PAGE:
FINANCIAL NEWS

Stocks Plummet on Signs of Economic Slowdown

Data showing the economy growing at the slowest pace in two years during the first quarter pushed investors into selling mode today and prompted just the latest in a string of recent triple-digit losses for the Dow.

The Commerce Department said gross domestic product expanded at an annual rate of 3.1 percent in the first quarter as high oil prices and higher interest rates led both consumers and businesses to curtail their spending.

Economic Softness

Forecasts had been for a 3.5 percent growth rate, which would have represented only a modest decrease over the 3.8 percent clocked in the fourth quarter.

The GDP number was compounded by a Labor Department release saying that new jobless claims rose last week by 21,000 to 320,000.

The signs of economic softness were enough to move investors to sell off stocks. The Dow Jones industrial average fell 128.43 points, or 1.26 percent, to close at 10,070.37. The Nasdaq composite index lost an even larger fraction of its value, dropping 26.25 points, or 1.36 percent, to 1,904.18, reaching its lowest level of 2005. The S&P 500, meanwhile, was off by 13.16 points, or 1.14 percent, to 1,143.22.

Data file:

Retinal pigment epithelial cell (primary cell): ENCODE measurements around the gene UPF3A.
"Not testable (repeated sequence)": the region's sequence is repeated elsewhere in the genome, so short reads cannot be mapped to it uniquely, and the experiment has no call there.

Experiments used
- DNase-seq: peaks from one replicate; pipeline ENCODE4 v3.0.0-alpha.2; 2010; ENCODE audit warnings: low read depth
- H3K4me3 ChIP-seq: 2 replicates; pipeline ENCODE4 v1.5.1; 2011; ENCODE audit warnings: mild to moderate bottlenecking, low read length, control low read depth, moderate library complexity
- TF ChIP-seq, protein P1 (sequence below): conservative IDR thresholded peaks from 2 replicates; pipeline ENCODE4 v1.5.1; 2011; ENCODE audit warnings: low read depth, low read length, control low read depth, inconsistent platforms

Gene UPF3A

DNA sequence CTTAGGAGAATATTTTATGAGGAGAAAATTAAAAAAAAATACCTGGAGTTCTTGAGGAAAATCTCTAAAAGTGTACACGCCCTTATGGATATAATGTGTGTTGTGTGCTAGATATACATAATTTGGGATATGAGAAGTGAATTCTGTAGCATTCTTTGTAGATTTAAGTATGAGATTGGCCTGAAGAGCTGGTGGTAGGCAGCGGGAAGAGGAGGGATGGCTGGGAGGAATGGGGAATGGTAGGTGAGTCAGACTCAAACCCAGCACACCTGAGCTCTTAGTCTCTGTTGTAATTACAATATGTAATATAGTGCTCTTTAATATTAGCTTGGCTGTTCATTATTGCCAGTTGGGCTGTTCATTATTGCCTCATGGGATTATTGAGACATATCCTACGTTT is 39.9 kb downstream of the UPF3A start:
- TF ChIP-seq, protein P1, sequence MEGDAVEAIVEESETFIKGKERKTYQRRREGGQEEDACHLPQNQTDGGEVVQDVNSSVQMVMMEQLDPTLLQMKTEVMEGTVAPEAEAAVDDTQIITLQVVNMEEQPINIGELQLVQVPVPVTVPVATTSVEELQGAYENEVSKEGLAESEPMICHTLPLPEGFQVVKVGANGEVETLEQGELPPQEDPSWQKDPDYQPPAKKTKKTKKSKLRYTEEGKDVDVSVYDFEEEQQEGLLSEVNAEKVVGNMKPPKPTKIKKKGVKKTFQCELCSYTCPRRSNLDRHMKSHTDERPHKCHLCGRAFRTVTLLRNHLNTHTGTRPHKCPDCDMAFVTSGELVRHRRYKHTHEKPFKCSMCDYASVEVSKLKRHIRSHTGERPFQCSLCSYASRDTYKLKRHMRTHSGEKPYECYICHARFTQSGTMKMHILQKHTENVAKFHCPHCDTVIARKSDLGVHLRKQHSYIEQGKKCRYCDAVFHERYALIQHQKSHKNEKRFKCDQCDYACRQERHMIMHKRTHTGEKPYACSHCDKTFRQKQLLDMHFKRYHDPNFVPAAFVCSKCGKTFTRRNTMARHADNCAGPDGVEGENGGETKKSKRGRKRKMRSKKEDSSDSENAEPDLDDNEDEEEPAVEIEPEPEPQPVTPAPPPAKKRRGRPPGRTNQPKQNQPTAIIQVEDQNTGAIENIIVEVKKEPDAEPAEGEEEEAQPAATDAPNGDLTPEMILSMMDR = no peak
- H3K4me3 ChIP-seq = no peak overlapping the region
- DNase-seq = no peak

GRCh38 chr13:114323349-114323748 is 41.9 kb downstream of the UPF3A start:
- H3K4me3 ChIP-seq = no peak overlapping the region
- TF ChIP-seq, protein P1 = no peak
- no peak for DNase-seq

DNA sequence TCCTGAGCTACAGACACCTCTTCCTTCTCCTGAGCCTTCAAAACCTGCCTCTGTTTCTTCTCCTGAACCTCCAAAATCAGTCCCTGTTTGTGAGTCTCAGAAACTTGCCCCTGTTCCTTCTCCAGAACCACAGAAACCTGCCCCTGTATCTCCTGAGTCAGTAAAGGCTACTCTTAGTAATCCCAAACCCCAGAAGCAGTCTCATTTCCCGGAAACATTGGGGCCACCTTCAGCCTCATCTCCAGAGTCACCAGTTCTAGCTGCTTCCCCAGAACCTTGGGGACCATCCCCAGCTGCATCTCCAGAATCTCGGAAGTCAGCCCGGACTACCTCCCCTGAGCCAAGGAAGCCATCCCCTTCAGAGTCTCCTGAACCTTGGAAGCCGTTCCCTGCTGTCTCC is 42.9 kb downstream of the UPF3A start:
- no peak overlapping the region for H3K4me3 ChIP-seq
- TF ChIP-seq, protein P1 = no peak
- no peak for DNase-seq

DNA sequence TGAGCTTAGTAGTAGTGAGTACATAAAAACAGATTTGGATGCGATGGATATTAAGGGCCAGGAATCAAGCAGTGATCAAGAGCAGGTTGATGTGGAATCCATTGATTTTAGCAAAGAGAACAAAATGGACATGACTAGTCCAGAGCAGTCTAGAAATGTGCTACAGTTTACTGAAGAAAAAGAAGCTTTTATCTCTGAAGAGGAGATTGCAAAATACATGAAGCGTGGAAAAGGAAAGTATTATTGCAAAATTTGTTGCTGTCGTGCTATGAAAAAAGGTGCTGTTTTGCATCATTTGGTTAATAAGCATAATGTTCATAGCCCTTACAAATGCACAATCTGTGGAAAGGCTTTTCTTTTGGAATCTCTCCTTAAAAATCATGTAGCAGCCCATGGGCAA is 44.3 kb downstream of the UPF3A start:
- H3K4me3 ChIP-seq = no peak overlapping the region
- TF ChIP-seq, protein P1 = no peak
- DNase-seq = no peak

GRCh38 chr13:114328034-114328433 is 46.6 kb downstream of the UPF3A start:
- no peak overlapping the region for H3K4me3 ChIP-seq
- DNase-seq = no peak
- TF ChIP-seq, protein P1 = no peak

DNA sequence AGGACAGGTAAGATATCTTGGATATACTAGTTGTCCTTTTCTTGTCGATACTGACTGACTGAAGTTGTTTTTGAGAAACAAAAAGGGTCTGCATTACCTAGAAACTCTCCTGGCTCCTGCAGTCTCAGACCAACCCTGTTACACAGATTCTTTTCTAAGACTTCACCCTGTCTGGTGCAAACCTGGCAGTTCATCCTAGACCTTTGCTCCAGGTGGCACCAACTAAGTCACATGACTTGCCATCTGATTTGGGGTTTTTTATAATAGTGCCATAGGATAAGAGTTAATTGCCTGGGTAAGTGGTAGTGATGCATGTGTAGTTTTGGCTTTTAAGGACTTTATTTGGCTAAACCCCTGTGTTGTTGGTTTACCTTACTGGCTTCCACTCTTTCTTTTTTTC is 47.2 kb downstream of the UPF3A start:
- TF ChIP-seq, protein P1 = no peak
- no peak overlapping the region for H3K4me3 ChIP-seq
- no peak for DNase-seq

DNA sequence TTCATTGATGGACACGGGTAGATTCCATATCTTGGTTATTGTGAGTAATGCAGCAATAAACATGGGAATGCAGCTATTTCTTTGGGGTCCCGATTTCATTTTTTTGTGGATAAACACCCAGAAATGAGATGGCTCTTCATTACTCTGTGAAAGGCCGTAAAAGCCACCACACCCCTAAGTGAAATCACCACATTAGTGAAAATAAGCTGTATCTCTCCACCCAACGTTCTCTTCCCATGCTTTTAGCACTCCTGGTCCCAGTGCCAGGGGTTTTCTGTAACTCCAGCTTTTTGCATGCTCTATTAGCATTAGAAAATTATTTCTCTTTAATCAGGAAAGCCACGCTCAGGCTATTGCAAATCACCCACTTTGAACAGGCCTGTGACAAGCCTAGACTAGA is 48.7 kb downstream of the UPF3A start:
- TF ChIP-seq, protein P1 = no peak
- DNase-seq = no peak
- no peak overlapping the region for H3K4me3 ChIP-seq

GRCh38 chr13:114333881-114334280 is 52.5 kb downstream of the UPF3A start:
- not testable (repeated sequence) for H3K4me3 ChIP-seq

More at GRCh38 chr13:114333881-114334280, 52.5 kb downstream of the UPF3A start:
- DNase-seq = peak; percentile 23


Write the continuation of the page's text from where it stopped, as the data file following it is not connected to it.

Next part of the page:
While oil prices started the session by moving sharply lower, they rebounded, ending their recent skid by adding 16 cents per share to finish at US$51.77 on the New York Mercantile Exchange. Futures had dipped briefly below the $50 level in early trading before they made a comeback.

Strong Earnings Reports

Lost amid the economic data were several strong earnings reports. Consumer products giant Proctor & Gamble posted a 13 percent jump in profits and beat Wall Street forecasts for the first quarter and also boosted its outlook for 2005. Cereal maker Kellogg Co. likewise boosted its outlook after posting huge gains in profits.

Shares of Exxon Mobil were sharply lower, however, after that company reported a profit jump of 44 percent that was made up largely of one-time gains. The results also narrowly missed forecasts.

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